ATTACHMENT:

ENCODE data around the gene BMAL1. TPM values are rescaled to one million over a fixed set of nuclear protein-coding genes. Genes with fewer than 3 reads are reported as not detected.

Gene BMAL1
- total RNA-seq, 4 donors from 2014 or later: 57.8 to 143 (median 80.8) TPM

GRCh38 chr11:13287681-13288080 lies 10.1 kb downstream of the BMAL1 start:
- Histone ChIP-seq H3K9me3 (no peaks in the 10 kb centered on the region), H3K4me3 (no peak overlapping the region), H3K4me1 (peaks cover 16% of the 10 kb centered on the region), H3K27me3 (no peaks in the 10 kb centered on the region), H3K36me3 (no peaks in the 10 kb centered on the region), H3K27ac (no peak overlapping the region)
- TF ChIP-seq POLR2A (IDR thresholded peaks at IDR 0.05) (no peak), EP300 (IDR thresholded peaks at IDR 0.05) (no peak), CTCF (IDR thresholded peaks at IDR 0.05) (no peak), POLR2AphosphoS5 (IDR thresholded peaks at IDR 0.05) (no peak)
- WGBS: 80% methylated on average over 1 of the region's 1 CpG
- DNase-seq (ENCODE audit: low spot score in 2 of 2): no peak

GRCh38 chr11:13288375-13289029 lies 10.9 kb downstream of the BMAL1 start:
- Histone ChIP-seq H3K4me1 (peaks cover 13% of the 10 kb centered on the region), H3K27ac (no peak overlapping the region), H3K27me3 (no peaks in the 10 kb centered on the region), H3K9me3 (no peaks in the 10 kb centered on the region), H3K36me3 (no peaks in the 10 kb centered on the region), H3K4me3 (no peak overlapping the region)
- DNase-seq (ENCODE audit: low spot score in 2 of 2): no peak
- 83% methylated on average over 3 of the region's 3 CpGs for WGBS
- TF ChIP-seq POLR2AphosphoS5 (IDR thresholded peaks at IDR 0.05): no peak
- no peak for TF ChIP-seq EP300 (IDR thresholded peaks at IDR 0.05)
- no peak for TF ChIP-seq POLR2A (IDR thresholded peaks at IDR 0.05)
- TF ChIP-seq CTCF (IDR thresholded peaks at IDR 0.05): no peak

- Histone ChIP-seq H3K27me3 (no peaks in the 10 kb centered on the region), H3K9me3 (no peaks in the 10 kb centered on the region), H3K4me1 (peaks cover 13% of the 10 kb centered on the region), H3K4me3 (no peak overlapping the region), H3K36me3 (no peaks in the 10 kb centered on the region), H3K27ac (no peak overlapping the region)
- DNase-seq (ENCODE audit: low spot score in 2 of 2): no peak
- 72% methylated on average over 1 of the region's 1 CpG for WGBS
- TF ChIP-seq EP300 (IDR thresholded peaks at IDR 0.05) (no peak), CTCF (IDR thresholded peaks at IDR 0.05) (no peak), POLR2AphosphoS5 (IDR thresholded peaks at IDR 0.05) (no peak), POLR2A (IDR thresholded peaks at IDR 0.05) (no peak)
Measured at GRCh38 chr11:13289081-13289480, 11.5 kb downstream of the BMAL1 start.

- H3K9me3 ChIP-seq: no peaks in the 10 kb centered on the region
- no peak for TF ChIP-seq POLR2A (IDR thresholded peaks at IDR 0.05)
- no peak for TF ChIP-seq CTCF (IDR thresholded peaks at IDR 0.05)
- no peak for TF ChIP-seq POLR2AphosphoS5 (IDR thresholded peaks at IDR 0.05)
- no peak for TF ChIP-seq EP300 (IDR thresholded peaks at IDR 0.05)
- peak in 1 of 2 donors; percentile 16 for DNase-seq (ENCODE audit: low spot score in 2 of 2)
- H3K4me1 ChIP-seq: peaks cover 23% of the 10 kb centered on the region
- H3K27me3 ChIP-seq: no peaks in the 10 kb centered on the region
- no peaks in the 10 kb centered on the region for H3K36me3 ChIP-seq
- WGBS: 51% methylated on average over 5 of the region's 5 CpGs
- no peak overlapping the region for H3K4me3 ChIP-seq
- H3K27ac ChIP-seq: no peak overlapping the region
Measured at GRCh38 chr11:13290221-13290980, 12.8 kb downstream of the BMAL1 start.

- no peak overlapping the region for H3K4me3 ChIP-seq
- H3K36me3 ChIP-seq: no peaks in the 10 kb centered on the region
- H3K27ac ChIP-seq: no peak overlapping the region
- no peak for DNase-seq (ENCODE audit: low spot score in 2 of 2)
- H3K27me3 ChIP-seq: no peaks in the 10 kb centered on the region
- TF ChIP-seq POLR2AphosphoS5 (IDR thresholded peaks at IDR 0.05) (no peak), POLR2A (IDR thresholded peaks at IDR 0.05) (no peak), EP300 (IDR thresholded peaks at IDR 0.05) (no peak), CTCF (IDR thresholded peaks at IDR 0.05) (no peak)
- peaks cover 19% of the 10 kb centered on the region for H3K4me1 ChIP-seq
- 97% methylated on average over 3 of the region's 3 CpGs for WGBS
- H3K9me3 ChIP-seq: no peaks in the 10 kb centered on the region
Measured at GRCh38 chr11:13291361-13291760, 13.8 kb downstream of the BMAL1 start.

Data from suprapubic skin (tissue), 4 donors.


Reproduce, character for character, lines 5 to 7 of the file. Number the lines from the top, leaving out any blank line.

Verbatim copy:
- Histone ChIP-seq H3K9me3 (no peaks in the 10 kb centered on the region), H3K4me3 (no peak overlapping the region), H3K4me1 (peaks cover 16% of the 10 kb centered on the region), H3K27me3 (no peaks in the 10 kb centered on the region), H3K36me3 (no peaks in the 10 kb centered on the region), H3K27ac (no peak overlapping the region)
- TF ChIP-seq POLR2A (IDR thresholded peaks at IDR 0.05) (no peak), EP300 (IDR thresholded peaks at IDR 0.05) (no peak), CTCF (IDR thresholded peaks at IDR 0.05) (no peak), POLR2AphosphoS5 (IDR thresholded peaks at IDR 0.05) (no peak)
- WGBS: 80% methylated on average over 1 of the region's 1 CpG